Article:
Hantaviruses are rodent-borne zoonotic viruses that cause two life-threatening clinical syndromes in human beings: hemorrhagic fever with renal syndrome (HFRS) in Asia and Europe, and Hantavirus cardiopulmonary syndrome in America [1]. Classic HFRS occurs in five phases: fever, hypotension, oliguria, polyuria, and convalescence. Sequelae are not common but include chronic renal disease and hypertension. Extrarenal manifestations include acute impairment of visual function, acute myopia, central nervous system complications with seizures, myocarditis, and severe gastrointestinal hemorrhages [2].

Guillain-Barre syndrome (GBS) is an acute inflammatory immune-mediated polyradiculoneuropathy, sometimes with no sepcific causes [3]. Rencently, clinical manifestations and electrophysiology characteristics play vital roles in GBS diagnosis, clinical subtypes classification and prognosis prediction [4]. The underlying electrophysiology abnormalities of GBS and its subtypes were categorized as demyelination, axonal or unclassifiable based on the criteria [5, 6]. To our best knowledge, only five cases of GBS associated with Hantavirus infection have been reported so far [711]. Here, we describe the case of a 62-year-old man who developed GBS while recovering from Hantavirus infection.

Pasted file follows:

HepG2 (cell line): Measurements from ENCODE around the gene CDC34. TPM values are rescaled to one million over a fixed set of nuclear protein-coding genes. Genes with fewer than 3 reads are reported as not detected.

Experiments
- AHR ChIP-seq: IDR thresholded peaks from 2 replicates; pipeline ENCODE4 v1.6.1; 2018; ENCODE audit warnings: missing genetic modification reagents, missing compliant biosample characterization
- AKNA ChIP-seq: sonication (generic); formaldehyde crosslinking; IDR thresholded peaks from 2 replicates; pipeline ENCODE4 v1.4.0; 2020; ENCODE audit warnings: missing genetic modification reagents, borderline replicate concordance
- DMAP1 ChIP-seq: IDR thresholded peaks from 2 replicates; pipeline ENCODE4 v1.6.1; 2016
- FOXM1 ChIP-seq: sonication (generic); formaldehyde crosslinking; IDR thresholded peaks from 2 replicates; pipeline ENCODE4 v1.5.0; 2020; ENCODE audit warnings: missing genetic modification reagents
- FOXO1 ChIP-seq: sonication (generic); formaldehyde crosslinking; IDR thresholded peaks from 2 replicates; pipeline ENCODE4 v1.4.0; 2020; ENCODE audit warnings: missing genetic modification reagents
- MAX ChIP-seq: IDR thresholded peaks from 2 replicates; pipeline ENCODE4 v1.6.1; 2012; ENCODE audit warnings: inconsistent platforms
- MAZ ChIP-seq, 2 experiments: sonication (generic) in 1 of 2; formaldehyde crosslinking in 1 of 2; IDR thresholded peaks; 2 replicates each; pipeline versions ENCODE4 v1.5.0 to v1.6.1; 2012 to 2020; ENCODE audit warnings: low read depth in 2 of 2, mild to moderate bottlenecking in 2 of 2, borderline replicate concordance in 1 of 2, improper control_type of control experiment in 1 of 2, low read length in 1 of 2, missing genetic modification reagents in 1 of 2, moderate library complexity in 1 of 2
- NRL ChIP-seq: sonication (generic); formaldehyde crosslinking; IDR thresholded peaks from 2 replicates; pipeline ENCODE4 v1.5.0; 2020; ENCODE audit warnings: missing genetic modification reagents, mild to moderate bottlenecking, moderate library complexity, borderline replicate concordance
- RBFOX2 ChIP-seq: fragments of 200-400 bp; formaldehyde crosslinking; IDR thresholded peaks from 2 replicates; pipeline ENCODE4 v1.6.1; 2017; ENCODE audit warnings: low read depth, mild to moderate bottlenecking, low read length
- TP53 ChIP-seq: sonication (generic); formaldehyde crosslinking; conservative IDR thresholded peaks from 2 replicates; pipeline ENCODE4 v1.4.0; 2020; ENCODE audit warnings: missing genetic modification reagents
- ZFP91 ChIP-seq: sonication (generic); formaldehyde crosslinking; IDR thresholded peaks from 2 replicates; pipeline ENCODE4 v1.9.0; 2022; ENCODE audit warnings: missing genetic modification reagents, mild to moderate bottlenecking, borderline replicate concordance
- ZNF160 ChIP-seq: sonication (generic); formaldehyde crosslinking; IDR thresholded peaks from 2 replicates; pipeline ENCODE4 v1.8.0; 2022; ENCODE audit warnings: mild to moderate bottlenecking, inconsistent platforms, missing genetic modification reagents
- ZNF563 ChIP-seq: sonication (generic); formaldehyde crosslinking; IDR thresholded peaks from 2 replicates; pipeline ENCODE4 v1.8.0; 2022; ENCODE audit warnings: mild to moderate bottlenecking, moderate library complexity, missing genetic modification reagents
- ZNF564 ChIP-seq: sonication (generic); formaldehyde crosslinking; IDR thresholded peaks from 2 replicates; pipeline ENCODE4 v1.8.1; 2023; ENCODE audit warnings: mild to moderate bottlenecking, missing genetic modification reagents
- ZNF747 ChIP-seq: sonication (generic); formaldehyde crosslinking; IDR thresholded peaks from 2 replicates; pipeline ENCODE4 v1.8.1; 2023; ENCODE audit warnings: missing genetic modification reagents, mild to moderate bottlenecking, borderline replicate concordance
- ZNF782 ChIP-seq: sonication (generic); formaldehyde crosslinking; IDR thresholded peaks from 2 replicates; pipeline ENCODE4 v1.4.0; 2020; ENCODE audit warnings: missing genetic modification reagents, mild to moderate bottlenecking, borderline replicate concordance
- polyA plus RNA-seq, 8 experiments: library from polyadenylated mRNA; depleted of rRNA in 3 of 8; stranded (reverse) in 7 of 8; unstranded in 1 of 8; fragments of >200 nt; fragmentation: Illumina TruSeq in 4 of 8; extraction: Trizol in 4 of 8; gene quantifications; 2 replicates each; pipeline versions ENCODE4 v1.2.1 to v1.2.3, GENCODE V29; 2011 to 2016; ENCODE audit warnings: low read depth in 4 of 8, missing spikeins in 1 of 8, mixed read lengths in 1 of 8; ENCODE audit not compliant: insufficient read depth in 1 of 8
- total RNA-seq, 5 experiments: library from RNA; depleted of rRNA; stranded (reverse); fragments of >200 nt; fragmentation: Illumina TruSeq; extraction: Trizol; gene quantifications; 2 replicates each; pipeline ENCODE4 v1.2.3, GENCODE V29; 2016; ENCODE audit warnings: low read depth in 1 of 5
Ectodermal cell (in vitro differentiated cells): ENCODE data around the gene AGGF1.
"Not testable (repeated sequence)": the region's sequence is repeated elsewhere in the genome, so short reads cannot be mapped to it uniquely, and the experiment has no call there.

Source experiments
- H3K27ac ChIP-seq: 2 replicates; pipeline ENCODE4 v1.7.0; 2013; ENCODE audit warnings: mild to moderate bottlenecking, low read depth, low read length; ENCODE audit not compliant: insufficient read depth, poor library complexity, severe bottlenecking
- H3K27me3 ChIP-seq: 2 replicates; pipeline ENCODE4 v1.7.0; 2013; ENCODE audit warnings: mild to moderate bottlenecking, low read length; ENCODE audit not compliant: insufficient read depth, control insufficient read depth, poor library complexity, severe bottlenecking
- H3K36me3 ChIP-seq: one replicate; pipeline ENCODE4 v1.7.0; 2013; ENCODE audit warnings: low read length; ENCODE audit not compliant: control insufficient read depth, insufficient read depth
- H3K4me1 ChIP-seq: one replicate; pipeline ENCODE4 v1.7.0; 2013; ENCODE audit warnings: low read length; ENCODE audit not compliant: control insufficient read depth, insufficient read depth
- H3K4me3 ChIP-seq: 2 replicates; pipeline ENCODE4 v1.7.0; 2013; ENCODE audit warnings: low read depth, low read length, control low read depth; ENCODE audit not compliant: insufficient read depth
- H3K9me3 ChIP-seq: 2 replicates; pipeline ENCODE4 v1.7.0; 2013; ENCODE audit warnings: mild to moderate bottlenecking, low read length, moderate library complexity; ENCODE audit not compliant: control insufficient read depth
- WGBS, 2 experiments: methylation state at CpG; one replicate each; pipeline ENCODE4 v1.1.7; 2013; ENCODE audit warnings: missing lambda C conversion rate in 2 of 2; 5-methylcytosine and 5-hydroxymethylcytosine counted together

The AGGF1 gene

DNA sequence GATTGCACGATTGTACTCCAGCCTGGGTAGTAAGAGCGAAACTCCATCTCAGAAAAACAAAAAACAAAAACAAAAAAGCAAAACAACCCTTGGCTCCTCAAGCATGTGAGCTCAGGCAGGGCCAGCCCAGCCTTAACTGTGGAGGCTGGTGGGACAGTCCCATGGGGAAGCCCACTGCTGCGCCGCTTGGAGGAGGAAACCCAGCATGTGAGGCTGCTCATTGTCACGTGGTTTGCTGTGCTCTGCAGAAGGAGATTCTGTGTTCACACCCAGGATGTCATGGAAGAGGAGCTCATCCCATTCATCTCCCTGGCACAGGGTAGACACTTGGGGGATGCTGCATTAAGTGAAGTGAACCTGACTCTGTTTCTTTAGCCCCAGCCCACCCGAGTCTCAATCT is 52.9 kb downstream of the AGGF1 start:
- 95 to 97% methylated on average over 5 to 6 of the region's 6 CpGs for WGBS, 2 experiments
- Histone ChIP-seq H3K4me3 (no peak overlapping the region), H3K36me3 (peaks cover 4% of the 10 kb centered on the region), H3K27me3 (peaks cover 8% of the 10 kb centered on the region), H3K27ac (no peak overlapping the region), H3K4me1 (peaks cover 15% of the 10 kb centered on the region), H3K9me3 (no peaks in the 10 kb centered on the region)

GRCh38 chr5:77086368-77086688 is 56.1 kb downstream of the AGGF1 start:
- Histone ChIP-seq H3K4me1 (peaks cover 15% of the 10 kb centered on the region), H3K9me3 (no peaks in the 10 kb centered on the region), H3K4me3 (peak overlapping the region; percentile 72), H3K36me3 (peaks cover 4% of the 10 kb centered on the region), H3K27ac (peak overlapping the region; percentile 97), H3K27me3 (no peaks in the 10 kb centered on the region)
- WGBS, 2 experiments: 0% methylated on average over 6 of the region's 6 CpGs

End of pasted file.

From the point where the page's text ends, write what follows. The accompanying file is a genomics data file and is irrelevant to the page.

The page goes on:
Case presentation

A 62-year-old man came to our emergency for intermittent fever, chill, oliguria over the past 4 days. The patient lived in a rural area of Heilongjiang Province and newly came to Hainan Province 2 weeks ago. His past medical history was marked by a subtotal gastrectomy 4 years ago. There was no history of cardiac or pulmonary disease.